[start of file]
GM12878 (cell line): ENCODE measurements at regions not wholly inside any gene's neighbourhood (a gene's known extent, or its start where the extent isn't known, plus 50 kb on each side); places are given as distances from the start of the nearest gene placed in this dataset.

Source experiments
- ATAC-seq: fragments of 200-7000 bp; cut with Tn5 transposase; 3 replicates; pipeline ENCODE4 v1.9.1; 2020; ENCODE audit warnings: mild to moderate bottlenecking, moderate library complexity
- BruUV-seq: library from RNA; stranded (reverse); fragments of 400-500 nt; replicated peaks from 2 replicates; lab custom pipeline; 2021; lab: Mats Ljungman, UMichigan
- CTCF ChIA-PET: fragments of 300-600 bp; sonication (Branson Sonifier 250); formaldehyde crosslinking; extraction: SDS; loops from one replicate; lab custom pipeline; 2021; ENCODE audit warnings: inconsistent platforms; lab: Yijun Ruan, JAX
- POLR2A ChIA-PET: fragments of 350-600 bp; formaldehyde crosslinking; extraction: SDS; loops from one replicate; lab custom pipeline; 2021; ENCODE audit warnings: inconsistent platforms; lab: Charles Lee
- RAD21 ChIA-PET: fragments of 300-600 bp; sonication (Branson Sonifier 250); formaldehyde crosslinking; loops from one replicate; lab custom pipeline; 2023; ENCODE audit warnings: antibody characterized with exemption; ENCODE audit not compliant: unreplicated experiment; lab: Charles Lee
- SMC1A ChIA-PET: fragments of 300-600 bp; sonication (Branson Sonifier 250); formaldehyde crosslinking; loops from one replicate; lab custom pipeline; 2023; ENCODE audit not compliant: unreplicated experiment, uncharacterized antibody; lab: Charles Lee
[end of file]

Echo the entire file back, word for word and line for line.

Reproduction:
GM12878 (cell line): ENCODE measurements at regions not wholly inside any gene's neighbourhood (a gene's known extent, or its start where the extent isn't known, plus 50 kb on each side); places are given as distances from the start of the nearest gene placed in this dataset.

Source experiments
- ATAC-seq: fragments of 200-7000 bp; cut with Tn5 transposase; 3 replicates; pipeline ENCODE4 v1.9.1; 2020; ENCODE audit warnings: mild to moderate bottlenecking, moderate library complexity
- BruUV-seq: library from RNA; stranded (reverse); fragments of 400-500 nt; replicated peaks from 2 replicates; lab custom pipeline; 2021; lab: Mats Ljungman, UMichigan
- CTCF ChIA-PET: fragments of 300-600 bp; sonication (Branson Sonifier 250); formaldehyde crosslinking; extraction: SDS; loops from one replicate; lab custom pipeline; 2021; ENCODE audit warnings: inconsistent platforms; lab: Yijun Ruan, JAX
- POLR2A ChIA-PET: fragments of 350-600 bp; formaldehyde crosslinking; extraction: SDS; loops from one replicate; lab custom pipeline; 2021; ENCODE audit warnings: inconsistent platforms; lab: Charles Lee
- RAD21 ChIA-PET: fragments of 300-600 bp; sonication (Branson Sonifier 250); formaldehyde crosslinking; loops from one replicate; lab custom pipeline; 2023; ENCODE audit warnings: antibody characterized with exemption; ENCODE audit not compliant: unreplicated experiment; lab: Charles Lee
- SMC1A ChIA-PET: fragments of 300-600 bp; sonication (Branson Sonifier 250); formaldehyde crosslinking; loops from one replicate; lab custom pipeline; 2023; ENCODE audit not compliant: unreplicated experiment, uncharacterized antibody; lab: Charles Lee